Coaching in a blowout: Developing good habits

I refereed a junior varsity girls soccer game this afternoon, and it was clear from the beginning that one team was better than the other. The winning team played possession soccer and regularly strung 10+ passes together before a shot or turnover. 

I can judge only by what I saw and the feedback that I heard from the coach during the game. I understand that he likely was using this game as a practice, as it was basically over inside of 20 minutes, but, to my non-expert eyes, the emphasis on passing and possession led to negative plays. Will this practice lead to negative transfer in the next game?

When players received a pass, I would estimate that 85% took their first touch backward, away from their offensive goal. I did not notice a single player peak over her shoulders before receiving the pass. In soccer, expert players peak over the shoulders (when receiving a pass with back to their goal) before the ball arrives to locate defenders and potential passing targets. Essentially, this is the physical action that enables anticipate before the pass reception, much as I wrote about anticipating one’s move before the pass reception in SABA (in basketball, we do not teach the peak over the shoulder because the ball arrives more quickly and higher; we emphasize the same concept, just not the same physical performance of the mental concept).

Because the players do not peak over their shoulders, they were unaware of the field behind them. Even in the attacking third, they took their touch away from any perceived pressure. Numerous times, an offensive first touch would have led to an advantage toward goal. Instead, they dribbled backward before turning and facing the goal.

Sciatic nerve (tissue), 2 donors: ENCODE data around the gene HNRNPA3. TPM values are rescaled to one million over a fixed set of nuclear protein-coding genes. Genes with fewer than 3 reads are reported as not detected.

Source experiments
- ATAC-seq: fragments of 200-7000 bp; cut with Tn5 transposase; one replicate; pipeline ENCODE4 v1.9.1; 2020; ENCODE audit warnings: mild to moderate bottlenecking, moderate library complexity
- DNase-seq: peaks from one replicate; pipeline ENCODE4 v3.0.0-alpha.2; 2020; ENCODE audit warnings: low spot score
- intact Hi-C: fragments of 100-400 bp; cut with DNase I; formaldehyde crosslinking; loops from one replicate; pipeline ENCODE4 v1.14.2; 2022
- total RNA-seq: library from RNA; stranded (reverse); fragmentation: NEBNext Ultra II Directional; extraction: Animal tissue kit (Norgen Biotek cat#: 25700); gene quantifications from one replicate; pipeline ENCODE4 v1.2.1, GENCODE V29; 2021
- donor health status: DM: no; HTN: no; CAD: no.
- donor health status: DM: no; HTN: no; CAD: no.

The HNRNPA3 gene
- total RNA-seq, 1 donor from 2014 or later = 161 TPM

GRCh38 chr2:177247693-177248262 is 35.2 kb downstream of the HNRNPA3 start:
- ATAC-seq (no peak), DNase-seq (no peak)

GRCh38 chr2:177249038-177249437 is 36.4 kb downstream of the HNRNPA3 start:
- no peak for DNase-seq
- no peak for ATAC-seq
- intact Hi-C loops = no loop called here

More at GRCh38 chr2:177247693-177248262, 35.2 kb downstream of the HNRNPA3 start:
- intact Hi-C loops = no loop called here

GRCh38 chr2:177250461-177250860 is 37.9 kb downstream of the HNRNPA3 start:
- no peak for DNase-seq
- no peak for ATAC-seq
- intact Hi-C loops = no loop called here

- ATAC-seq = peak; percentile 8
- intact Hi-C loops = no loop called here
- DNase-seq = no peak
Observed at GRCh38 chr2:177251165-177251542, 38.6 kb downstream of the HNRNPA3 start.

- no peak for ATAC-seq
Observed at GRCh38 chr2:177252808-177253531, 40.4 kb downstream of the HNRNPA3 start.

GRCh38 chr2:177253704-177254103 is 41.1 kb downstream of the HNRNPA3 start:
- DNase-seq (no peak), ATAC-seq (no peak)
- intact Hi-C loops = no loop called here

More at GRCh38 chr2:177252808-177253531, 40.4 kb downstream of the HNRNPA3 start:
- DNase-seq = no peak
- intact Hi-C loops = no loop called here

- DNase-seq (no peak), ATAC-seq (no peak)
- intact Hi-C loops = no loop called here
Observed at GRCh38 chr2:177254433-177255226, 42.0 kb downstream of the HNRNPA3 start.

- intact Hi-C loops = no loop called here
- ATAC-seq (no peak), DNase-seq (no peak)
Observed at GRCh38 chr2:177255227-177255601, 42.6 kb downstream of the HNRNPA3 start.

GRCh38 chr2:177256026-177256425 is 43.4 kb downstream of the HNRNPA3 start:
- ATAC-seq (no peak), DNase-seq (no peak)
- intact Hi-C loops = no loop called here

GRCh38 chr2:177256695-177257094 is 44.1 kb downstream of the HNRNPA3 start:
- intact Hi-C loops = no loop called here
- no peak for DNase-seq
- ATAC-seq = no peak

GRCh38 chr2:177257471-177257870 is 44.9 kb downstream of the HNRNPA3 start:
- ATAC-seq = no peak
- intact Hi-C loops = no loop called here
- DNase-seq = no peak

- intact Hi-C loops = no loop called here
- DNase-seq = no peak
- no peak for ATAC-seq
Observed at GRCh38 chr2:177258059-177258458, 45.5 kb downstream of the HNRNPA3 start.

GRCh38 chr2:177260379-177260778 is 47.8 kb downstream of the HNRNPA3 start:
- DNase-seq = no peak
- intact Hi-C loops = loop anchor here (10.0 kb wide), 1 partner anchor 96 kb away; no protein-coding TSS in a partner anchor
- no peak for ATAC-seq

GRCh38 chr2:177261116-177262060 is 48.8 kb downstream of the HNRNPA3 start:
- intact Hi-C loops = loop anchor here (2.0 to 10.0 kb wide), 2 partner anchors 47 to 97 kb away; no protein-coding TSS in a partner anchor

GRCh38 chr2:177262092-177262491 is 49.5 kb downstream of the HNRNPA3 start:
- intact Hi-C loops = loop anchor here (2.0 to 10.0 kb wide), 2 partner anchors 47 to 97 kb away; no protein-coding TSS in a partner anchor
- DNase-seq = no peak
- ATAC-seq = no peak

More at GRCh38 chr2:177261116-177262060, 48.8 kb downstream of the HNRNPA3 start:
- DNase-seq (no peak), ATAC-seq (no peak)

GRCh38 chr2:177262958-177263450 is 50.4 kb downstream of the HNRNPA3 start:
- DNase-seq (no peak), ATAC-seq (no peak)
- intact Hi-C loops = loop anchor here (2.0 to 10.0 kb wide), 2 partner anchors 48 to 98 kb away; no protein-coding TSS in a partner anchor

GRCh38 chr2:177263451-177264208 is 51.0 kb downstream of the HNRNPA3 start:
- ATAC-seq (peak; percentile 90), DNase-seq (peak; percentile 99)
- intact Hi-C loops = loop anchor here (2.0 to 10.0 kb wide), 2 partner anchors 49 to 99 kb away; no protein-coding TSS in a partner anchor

Now, I do not know if this is what the coach asked the player to do because of the score, but I never heard any feedback related to peaking over the shoulder, although he stood and yelled instructions or motivations for the entire game. If he was using this game as practice, isn’t that a skill that would be useful to practice?

Coaching in blowouts is difficult. You want to have empathy for the other team, especially when it is clear that one team is better than the other (in this case, one team was filled with club soccer players from a wealthy area, and the other team was a poorer school with few if any club players and several players who had not played prior to high school). However, you also do not want to develop bad habits. To my eyes, they were practicing bad habits repeatedly.

Furthermore, they played like a coach-led team; there was no creativity. Nobody tried anything new. They played the same way throughout the game and when they deviated or did not play hard enough or appeared selfish, they were substituted. Some believe that is good coaching; some don’t.

My least favorite thing is coaching in blowouts. However, can you use the time without disrespecting the opponent? During the game, I heard several girls comment about not being able to kick with their weak foot. Several players turned relatively easy goal scoring opportunities with their left foot into difficult shots with their right foot. What about playing your game, but instructing players to score only with their left foot? They scored several goals from corner kicks because it was clear that the opponent did not know how to defend corners. After scoring the first, why not play short corners?

In basketball, can you initiate your offense on the left side rather than the right, which happens 95% of the time? Can you get a post entry pass before scoring? Can you score only baskets with an assist (prevents one player from driving to the basket every time)?

These are changes, modifications, or rules that you can use to practice certain skills and prevent a game from getting too out of hand without developing bad habits.

By Brian McCormick, PhD
Director of Coaching, Playmakers Basketball Development League
Author, The 21st Century Basketball Practice and Fake Fundamentals

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